Current Progress, Problems and Perspectives in the Biological Conversion of Methane to Polyhydroxyalkanoates

Journal of Environmental Hazards

ISSN: 2684-4923

Open Access

Opinion - (2022) Volume 6, Issue 5

Current Progress, Problems and Perspectives in the Biological Conversion of Methane to Polyhydroxyalkanoates

Kohei Iritani*
*Correspondence: Kohei Iritani, Department of Applied Chemistry, Tokyo University of Technology, Tokyo 192-0982, Japan, Email:
Department of Applied Chemistry, Tokyo University of Technology, Tokyo 192-0982, Japan

Received: 28-Aug-2022, Manuscript No. jeh-23-85956; Editor assigned: 30-Aug-2022, Pre QC No. P-85956; Reviewed: 15-Sep-2022, QC No. Q-85956; Revised: 21-Sep-2022, Manuscript No. R-85956; Published: 29-Sep-2022 , DOI: 10.37421/2684-4923.2022.6.181
Citation: Iritani, Kohei. “Current Progress, Problems and Perspectives in the Biological Conversion of Methane to Polyhydroxyalkanoates.” J Environ Hazard 6 (2022): 181.
Copyright: © 2022 Iritani K. This is an open-access article distributed under the terms of the Creative Commons Attribution License, which permits unrestricted use, distribution, and reproduction in any medium, provided the original author and source are credited.


The most common environmental disease today is pollution, which is the waste that humans release into the air, water and land. It is accountable for the loss of human capital, ecosystem degradation, an estimated nine million premature deaths annually and enormous economic losses. Ocean pollution is a significant part of global pollution, but it is not sufficiently recognized or controlled. It is very bad for people's health and well-being. The extent and nature of these effects are still poorly understood. Conduct a comprehensive investigation of the known and potential health effects of ocean pollution. Make these threats known to policymakers, leaders of governments, international organizations, civil society and the general public worldwide. Prioritize interventions to control and prevent seawater pollution and protect human health [1,2].


The amount of plastic waste that ends up in the oceans each year is estimated to be 10 million metric tons, making it a component of ocean pollution that is rapidly growing and very visible. In the oceans, mercury is the metal pollutant of greatest concern; It comes from two main sources: small-scale gold mining and combustion of coal. Harmful algal blooms (HABs) spread to previously unaffected regions as a result of the global spread of industrialized agriculture and the growing use of chemical fertilizers. Seas and marine organisms are tainted by chemical pollutants everywhere, from the high Arctic to the deepest oceans.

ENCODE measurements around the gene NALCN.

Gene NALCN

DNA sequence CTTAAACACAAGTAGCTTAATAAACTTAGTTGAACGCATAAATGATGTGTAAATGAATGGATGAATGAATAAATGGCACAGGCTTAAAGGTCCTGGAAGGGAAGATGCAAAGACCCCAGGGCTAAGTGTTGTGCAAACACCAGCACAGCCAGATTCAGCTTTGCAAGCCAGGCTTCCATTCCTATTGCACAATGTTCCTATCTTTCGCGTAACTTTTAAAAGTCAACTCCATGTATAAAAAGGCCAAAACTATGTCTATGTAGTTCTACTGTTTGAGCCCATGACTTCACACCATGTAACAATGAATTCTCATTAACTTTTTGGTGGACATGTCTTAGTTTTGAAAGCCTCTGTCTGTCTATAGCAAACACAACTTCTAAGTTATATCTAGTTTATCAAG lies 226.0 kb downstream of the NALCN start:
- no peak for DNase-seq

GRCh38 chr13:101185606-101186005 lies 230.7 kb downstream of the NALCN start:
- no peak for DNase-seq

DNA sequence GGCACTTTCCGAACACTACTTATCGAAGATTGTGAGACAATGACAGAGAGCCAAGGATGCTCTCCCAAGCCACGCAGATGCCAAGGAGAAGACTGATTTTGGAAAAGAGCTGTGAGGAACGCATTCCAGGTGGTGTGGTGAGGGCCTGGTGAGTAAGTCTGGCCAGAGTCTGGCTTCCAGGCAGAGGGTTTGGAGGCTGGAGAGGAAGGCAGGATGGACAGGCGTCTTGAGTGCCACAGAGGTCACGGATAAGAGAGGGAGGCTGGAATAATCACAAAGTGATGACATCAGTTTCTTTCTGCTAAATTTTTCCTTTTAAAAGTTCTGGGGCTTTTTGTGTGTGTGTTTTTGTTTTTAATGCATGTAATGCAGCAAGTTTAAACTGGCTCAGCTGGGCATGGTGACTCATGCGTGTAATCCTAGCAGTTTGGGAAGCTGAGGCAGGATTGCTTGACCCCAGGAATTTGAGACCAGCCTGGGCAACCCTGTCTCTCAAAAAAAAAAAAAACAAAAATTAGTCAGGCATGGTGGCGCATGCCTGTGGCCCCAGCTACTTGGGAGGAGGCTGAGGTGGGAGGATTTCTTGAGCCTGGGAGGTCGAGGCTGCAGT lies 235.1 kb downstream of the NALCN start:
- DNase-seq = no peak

The ocean, wildlife and human health are all at risk from plastic waste pollution. From 2020 to 2027, the global plastic market is expected to expand at a compound annual growth rate (CAGR) of 3.2 percent, reaching a value of $568.9 billion in 2019. However, the current outbreak of the coronavirus (COVID-19) is elevating the issue of pollution caused by plastic waste to an entirely new level. Due primarily to the pandemic response, projections indicate that the global market for plastic packaging will grow at a CAGR of 5.5% from USD 909.2 billion in 2019 to USD 1012.6 billion by 2021. Despite its potential for recycling and reuse, the majority of this plastic waste ends up in either landfills or incinerators, where it is permanently lost as a resource. The Environmental Protection Agency (EPA) reports that in 2015, 75.4% of the plastic materials produced by municipal solid waste streams in the United States were dumped in landfills, 15.5% were burned for energy and 9.1% were recycled. Dumping plastic waste makes it difficult to keep the environment clean and green. Marine life, including ocean animals and coral reefs, have been severely impacted by this "white pollution" caused by enormous amounts of plastic debris in aquatic environments. For instance, the marine species have experienced issues such as ingestion, entanglement, debilitation and suffocation as a result of these marine debris. As a result, the marine species' life quality has decreased, they have been unable to avoid predators as effectively, they have a diminished capacity to reproduce and they have died.

In both laboratory-scale and field-scale studies, numerous researchers have investigated and reported the potential of such bioremediation technology with varying HPAM removal efficiency from oil field produced water. The current review is in line with the UN Sustainable Development Goal 6 for water security. It emphasizes the scope of these HPAM-based EOR applications, the difficulty of produced water treatment, current and potential solutions and the potential for future reuse of treated water sources. The large amount of plastic that is currently contaminating the land, air, waterways and oceans in which we live is another issue that requires our attention. Worldwide, approximately 380 million tons of plastic are produced annually as of 2018 [3-5].


Additionally, waste packaging foam was used as a crosslinker due to its low surface energy in a co-Pickering emulsion system with silica and Span 80 to stabilize the emulsions. The discarded PS plastic can be dissolved in a styrene monomer and used to build a hydrophobic skeleton for the target material thanks to its low surface energy. As a result, the produced foam was able to separate oil spills and heavy oil from water due to its superhydrophobic and oleophilic properties. The control experiments on the amount of water revealed that the amount of water used to prepare the material had a significant impact on the foam's capacity to absorb oil.



Conflict of Interest

There are no conflicts of interest by author.


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